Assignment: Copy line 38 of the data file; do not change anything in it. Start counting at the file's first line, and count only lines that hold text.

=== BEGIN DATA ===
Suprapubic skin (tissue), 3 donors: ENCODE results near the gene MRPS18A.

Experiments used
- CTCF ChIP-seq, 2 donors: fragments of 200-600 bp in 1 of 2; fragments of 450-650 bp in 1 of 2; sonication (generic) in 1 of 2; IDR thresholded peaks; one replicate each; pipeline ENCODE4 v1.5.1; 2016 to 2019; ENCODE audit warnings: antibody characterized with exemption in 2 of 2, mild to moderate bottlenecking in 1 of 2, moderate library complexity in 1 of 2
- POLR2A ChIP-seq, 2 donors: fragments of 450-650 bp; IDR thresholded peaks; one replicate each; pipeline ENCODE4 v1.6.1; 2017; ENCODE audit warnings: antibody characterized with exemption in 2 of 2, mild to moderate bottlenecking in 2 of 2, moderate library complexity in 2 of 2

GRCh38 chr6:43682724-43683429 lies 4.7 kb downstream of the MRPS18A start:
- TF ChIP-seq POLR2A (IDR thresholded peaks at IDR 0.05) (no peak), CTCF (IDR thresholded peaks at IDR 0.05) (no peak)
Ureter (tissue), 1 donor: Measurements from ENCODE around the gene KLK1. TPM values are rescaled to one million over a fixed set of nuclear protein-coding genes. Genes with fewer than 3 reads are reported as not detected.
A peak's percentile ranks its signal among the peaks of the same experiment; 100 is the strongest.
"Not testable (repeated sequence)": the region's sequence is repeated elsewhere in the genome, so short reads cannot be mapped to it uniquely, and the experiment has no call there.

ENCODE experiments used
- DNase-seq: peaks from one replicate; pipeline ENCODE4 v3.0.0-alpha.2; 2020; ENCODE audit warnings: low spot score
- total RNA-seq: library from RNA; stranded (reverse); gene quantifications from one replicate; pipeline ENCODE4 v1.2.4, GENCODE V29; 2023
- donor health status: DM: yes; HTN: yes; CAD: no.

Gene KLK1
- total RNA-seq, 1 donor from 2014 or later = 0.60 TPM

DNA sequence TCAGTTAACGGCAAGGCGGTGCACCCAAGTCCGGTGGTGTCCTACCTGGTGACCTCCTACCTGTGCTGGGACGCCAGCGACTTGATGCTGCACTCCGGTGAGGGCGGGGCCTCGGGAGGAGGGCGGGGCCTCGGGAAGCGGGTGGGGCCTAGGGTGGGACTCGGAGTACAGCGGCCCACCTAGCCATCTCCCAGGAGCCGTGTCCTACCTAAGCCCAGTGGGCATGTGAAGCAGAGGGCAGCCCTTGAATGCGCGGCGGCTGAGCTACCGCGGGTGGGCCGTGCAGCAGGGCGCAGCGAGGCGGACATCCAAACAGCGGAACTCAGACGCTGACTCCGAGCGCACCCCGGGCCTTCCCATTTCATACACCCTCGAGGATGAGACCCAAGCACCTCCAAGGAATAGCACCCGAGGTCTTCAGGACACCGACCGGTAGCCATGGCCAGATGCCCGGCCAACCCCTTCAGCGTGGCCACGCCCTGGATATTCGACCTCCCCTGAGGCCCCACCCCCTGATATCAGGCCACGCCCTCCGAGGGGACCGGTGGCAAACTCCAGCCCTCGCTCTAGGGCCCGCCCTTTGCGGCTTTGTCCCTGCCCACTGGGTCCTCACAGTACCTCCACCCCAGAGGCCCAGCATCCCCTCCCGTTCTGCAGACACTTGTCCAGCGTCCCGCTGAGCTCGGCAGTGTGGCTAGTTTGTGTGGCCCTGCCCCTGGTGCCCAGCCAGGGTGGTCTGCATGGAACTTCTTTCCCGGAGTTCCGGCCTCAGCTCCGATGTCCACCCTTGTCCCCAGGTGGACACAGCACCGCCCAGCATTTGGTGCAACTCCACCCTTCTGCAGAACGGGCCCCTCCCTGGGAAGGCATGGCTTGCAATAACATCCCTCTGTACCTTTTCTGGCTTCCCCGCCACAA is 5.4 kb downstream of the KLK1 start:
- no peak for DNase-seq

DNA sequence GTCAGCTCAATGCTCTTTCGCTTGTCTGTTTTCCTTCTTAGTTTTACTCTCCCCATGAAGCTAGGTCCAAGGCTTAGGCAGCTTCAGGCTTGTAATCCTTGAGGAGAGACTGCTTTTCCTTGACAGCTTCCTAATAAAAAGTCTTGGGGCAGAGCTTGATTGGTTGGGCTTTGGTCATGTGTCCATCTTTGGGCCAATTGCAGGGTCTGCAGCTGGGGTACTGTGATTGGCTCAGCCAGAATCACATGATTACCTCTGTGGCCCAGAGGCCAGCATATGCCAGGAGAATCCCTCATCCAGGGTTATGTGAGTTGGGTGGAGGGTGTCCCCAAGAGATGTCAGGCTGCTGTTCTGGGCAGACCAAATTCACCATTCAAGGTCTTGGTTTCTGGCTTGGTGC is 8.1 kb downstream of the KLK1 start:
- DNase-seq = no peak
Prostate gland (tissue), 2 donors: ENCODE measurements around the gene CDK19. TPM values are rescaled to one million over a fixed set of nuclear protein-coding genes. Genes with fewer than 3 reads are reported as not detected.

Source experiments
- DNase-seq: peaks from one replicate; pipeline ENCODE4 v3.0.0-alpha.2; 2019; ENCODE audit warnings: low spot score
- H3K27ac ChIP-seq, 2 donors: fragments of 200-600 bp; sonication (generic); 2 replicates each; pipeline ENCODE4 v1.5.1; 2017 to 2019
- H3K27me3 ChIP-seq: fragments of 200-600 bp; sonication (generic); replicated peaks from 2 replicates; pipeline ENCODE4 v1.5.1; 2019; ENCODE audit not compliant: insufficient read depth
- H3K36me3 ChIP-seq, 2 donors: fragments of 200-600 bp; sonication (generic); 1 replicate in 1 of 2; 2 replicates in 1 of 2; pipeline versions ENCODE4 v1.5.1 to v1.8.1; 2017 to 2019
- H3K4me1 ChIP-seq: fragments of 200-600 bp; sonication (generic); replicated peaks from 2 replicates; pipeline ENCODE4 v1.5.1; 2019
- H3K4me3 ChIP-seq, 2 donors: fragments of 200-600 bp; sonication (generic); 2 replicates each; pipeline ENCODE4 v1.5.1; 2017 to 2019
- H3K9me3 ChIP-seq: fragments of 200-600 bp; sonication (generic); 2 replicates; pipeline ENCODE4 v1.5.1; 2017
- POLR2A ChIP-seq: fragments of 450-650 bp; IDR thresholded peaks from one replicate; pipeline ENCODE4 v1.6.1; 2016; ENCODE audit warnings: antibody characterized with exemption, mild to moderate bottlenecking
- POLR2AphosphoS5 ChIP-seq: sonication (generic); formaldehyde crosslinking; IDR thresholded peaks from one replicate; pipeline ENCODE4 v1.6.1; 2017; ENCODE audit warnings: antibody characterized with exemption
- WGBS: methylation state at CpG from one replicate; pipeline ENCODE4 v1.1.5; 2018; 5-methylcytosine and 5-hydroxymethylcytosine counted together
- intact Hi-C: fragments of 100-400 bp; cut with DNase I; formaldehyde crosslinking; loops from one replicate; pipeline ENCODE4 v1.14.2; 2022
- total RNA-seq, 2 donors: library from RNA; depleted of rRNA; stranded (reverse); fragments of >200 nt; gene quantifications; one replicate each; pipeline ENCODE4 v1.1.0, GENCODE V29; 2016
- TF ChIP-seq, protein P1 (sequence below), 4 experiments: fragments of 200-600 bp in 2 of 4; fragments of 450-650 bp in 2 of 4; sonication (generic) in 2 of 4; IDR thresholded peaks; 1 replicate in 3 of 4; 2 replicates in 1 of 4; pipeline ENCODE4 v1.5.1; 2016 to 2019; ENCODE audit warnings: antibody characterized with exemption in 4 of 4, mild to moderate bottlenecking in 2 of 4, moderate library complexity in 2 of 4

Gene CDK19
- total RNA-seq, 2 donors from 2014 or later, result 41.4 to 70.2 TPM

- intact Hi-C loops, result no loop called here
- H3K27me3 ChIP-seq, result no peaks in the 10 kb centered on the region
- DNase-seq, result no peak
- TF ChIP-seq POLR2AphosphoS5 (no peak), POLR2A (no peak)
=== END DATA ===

- H3K27me3 ChIP-seq, result no peaks in the 10 kb centered on the region